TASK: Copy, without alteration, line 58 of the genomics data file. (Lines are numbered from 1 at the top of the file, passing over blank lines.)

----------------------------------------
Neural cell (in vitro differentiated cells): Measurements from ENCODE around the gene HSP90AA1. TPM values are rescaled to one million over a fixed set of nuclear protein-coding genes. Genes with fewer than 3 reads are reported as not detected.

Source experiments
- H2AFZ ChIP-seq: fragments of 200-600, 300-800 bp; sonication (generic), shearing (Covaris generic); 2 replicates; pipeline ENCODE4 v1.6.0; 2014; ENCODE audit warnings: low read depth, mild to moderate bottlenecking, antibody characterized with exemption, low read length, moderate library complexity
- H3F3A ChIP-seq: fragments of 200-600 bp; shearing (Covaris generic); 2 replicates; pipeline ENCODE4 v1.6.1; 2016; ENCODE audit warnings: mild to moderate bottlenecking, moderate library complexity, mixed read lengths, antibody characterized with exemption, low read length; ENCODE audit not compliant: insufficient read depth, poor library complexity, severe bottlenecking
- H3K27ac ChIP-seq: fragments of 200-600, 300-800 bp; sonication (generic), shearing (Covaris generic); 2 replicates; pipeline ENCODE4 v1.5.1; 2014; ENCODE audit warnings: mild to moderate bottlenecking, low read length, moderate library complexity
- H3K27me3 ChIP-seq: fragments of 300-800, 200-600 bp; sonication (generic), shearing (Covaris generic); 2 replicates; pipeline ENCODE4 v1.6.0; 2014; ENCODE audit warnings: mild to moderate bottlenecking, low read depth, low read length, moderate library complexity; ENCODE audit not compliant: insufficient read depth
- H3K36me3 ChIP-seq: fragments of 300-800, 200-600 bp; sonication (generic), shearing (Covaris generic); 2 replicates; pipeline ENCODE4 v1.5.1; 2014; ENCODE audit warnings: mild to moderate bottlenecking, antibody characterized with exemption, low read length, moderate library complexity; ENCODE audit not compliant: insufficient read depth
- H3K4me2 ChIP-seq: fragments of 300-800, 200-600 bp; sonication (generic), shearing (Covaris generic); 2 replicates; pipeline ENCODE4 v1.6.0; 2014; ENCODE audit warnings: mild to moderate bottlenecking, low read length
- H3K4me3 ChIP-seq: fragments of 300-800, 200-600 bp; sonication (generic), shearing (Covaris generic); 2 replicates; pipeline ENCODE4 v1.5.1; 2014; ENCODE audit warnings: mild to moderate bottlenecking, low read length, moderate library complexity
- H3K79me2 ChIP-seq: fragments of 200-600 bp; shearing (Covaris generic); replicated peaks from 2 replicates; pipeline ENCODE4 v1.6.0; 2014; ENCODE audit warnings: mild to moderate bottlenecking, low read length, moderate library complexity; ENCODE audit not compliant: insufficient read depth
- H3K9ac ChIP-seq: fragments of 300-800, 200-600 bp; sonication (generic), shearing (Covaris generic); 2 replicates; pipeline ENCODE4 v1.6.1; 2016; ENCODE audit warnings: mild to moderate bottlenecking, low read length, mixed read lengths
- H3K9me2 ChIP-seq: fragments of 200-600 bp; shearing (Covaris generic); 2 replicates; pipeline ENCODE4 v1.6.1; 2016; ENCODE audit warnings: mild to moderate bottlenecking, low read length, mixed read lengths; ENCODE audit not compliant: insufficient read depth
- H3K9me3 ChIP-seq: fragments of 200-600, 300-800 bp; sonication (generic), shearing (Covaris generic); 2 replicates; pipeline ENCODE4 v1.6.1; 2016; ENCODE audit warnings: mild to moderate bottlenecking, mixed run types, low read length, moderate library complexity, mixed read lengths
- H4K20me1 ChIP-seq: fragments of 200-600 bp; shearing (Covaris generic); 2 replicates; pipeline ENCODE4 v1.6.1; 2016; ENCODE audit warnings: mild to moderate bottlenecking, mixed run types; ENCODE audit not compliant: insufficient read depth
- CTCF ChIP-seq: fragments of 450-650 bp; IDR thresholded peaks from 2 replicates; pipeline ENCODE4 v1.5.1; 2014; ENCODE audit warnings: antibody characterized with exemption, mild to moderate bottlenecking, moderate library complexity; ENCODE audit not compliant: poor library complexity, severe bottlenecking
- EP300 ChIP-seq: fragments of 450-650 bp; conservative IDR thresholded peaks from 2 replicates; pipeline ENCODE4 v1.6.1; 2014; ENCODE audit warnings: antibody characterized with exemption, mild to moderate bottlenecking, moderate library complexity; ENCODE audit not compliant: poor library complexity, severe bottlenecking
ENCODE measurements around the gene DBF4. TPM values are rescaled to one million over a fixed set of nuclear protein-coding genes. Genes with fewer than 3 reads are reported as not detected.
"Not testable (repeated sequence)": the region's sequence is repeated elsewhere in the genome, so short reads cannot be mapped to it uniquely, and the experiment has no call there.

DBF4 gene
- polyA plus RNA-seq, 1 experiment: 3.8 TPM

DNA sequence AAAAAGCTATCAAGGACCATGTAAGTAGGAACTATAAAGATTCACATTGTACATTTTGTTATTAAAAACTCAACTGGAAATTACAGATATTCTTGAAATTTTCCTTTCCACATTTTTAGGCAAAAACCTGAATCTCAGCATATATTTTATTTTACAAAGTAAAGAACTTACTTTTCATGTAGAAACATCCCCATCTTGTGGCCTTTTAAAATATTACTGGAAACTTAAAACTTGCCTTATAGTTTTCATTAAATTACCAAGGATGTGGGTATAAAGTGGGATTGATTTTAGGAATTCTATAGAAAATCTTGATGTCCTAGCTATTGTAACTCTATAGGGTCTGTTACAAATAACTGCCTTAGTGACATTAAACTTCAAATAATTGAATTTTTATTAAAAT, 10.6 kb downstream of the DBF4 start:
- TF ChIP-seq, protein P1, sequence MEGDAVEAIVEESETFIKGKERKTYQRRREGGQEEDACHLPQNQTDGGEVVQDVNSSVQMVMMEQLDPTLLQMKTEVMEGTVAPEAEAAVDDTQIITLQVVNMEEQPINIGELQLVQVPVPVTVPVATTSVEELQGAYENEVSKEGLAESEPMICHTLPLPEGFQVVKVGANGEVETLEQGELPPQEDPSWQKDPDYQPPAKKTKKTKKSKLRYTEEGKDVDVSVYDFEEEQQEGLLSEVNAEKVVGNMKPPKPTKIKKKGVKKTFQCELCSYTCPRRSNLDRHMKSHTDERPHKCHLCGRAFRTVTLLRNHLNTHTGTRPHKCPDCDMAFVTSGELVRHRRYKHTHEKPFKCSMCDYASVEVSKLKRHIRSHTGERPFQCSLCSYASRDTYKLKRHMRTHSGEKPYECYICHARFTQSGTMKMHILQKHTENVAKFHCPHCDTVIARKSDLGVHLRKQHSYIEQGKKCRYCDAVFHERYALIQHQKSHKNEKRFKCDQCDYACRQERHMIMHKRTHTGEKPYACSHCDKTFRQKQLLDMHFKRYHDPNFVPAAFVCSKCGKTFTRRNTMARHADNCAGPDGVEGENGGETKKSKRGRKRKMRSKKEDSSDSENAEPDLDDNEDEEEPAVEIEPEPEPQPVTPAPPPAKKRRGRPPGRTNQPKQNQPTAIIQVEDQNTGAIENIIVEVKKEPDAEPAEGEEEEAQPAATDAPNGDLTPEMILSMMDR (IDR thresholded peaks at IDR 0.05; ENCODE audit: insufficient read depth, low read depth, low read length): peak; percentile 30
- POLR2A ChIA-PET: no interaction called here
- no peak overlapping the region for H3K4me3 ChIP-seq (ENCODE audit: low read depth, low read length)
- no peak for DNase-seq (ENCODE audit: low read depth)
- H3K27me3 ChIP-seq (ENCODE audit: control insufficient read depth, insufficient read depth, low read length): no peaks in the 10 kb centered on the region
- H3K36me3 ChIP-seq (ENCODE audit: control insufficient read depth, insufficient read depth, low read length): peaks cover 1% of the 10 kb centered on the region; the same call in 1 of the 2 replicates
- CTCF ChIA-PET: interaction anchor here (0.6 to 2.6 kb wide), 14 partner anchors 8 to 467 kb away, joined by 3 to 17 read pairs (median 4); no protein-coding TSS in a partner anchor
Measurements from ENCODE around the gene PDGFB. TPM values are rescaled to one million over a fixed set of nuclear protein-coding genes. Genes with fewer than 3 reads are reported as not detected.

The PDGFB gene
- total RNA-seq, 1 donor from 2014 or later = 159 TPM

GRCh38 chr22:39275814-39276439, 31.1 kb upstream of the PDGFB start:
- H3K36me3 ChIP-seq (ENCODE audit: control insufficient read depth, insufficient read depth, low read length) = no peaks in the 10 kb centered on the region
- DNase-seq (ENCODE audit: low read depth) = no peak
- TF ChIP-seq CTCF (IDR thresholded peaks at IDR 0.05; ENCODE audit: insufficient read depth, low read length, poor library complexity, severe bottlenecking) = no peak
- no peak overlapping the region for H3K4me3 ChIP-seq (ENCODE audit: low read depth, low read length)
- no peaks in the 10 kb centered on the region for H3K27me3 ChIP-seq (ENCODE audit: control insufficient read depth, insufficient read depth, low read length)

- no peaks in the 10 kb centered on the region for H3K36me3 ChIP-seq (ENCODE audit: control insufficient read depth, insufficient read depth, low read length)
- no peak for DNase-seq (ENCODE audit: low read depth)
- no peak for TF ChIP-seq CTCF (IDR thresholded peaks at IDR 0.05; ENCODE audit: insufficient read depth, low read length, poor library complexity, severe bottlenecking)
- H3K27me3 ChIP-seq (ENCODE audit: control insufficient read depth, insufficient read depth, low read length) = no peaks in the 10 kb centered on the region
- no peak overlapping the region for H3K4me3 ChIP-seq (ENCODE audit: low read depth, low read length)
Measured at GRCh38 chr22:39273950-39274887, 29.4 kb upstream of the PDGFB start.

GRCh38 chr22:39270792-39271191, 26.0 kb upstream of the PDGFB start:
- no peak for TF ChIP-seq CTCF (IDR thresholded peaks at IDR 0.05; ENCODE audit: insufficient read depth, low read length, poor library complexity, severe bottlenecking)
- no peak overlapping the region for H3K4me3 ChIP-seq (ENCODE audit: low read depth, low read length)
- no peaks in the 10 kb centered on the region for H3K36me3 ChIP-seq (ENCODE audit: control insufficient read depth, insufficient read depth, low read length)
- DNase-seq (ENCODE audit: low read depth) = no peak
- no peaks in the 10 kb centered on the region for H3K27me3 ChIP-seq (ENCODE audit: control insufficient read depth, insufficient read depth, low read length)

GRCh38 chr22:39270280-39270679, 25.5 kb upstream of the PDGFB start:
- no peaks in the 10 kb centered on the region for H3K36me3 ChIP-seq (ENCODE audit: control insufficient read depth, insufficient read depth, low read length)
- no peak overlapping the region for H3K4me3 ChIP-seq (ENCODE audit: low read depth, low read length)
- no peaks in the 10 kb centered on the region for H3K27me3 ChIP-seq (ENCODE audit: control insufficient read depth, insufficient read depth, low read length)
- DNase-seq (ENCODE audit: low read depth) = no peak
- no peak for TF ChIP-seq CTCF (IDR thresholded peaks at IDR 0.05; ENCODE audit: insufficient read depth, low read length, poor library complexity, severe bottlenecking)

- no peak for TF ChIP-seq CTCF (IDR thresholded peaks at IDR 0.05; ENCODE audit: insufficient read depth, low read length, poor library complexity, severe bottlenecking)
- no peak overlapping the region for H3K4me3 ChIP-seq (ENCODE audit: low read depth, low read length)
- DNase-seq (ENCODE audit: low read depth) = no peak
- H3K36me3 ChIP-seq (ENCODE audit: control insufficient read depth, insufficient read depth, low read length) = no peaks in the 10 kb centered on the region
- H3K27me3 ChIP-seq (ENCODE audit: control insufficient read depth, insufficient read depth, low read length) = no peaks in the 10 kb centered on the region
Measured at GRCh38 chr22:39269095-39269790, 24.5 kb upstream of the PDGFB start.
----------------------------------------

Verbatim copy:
- DNase-seq (ENCODE audit: low read depth) = no peak